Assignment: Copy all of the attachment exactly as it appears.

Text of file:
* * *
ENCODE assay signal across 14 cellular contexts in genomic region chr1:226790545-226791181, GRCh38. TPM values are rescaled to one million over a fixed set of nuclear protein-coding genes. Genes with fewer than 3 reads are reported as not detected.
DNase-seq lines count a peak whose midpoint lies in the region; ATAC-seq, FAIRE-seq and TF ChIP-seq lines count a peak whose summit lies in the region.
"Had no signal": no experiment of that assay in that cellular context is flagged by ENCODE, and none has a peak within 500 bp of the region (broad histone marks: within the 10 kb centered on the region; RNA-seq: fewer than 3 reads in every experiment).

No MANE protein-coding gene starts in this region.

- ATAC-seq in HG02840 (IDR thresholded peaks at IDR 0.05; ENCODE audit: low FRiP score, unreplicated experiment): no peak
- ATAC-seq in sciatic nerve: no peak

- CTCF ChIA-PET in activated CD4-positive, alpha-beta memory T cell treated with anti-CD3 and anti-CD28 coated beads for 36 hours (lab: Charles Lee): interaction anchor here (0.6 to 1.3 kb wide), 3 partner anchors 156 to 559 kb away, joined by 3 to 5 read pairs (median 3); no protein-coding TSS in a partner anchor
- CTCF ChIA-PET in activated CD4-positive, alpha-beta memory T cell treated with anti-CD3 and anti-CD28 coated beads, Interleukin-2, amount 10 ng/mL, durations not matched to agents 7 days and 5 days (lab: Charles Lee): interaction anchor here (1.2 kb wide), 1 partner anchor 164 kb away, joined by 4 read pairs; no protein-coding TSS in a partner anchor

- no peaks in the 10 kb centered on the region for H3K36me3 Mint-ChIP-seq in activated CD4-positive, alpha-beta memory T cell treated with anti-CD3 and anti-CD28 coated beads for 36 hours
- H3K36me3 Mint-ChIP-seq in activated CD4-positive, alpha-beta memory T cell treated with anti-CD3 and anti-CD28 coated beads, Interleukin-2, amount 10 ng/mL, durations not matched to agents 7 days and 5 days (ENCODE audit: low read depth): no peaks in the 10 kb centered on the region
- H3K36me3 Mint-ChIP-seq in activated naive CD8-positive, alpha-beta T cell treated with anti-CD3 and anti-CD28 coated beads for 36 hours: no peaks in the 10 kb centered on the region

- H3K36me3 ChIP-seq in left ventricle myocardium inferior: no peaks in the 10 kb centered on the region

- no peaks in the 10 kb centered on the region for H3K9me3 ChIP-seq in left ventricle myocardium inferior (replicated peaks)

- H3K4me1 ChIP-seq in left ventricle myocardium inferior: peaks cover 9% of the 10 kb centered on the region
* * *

ENCODE assay signal across 14 cellular contexts in genomic region chr1:226790545-226791181, GRCh38. TPM values are rescaled to one million over a fixed set of nuclear protein-coding genes. Genes with fewer than 3 reads are reported as not detected.
DNase-seq lines count a peak whose midpoint lies in the region; ATAC-seq, FAIRE-seq and TF ChIP-seq lines count a peak whose summit lies in the region.
"Had no signal": no experiment of that assay in that cellular context is flagged by ENCODE, and none has a peak within 500 bp of the region (broad histone marks: within the 10 kb centered on the region; RNA-seq: fewer than 3 reads in every experiment).

No MANE protein-coding gene starts in this region.

- ATAC-seq in HG02840 (IDR thresholded peaks at IDR 0.05; ENCODE audit: low FRiP score, unreplicated experiment): no peak
- ATAC-seq in sciatic nerve: no peak

- CTCF ChIA-PET in activated CD4-positive, alpha-beta memory T cell treated with anti-CD3 and anti-CD28 coated beads for 36 hours (lab: Charles Lee): interaction anchor here (0.6 to 1.3 kb wide), 3 partner anchors 156 to 559 kb away, joined by 3 to 5 read pairs (median 3); no protein-coding TSS in a partner anchor
- CTCF ChIA-PET in activated CD4-positive, alpha-beta memory T cell treated with anti-CD3 and anti-CD28 coated beads, Interleukin-2, amount 10 ng/mL, durations not matched to agents 7 days and 5 days (lab: Charles Lee): interaction anchor here (1.2 kb wide), 1 partner anchor 164 kb away, joined by 4 read pairs; no protein-coding TSS in a partner anchor

- no peaks in the 10 kb centered on the region for H3K36me3 Mint-ChIP-seq in activated CD4-positive, alpha-beta memory T cell treated with anti-CD3 and anti-CD28 coated beads for 36 hours
- H3K36me3 Mint-ChIP-seq in activated CD4-positive, alpha-beta memory T cell treated with anti-CD3 and anti-CD28 coated beads, Interleukin-2, amount 10 ng/mL, durations not matched to agents 7 days and 5 days (ENCODE audit: low read depth): no peaks in the 10 kb centered on the region
- H3K36me3 Mint-ChIP-seq in activated naive CD8-positive, alpha-beta T cell treated with anti-CD3 and anti-CD28 coated beads for 36 hours: no peaks in the 10 kb centered on the region

- H3K36me3 ChIP-seq in left ventricle myocardium inferior: no peaks in the 10 kb centered on the region

- no peaks in the 10 kb centered on the region for H3K9me3 ChIP-seq in left ventricle myocardium inferior (replicated peaks)

- H3K4me1 ChIP-seq in left ventricle myocardium inferior: peaks cover 9% of the 10 kb centered on the region